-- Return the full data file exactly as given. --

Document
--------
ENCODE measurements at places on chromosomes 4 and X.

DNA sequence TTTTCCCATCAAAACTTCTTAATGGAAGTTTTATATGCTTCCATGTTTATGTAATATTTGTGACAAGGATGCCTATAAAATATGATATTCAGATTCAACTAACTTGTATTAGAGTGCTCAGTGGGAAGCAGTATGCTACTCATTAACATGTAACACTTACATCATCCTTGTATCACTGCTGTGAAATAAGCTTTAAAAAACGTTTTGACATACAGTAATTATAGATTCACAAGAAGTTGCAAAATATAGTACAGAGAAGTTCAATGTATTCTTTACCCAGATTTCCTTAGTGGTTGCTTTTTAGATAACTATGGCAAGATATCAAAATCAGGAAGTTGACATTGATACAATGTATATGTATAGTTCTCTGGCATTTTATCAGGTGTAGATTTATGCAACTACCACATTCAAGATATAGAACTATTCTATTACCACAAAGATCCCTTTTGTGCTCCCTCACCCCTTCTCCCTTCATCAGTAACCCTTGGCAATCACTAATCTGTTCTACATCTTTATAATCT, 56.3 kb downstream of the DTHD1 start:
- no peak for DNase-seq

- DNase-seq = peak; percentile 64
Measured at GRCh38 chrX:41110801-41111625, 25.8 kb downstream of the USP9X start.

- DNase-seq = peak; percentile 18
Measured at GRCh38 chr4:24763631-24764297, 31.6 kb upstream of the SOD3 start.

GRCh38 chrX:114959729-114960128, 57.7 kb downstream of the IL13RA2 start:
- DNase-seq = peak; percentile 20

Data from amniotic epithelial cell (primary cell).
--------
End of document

ENCODE measurements at places on chromosomes 4 and X.

DNA sequence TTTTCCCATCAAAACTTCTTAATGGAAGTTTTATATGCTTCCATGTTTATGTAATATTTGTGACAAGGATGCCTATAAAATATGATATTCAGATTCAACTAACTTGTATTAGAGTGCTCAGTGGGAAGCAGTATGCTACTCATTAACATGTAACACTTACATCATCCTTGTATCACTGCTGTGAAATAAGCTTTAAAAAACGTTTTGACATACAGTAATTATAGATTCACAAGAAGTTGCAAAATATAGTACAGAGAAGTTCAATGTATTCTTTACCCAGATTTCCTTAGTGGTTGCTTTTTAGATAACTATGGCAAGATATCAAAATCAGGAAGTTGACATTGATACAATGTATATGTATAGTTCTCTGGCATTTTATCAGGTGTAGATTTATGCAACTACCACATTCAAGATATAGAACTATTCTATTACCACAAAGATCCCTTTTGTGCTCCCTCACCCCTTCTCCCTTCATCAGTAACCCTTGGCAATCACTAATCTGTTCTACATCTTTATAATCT, 56.3 kb downstream of the DTHD1 start:
- no peak for DNase-seq

- DNase-seq = peak; percentile 64
Measured at GRCh38 chrX:41110801-41111625, 25.8 kb downstream of the USP9X start.

- DNase-seq = peak; percentile 18
Measured at GRCh38 chr4:24763631-24764297, 31.6 kb upstream of the SOD3 start.

GRCh38 chrX:114959729-114960128, 57.7 kb downstream of the IL13RA2 start:
- DNase-seq = peak; percentile 20

Data from amniotic epithelial cell (primary cell).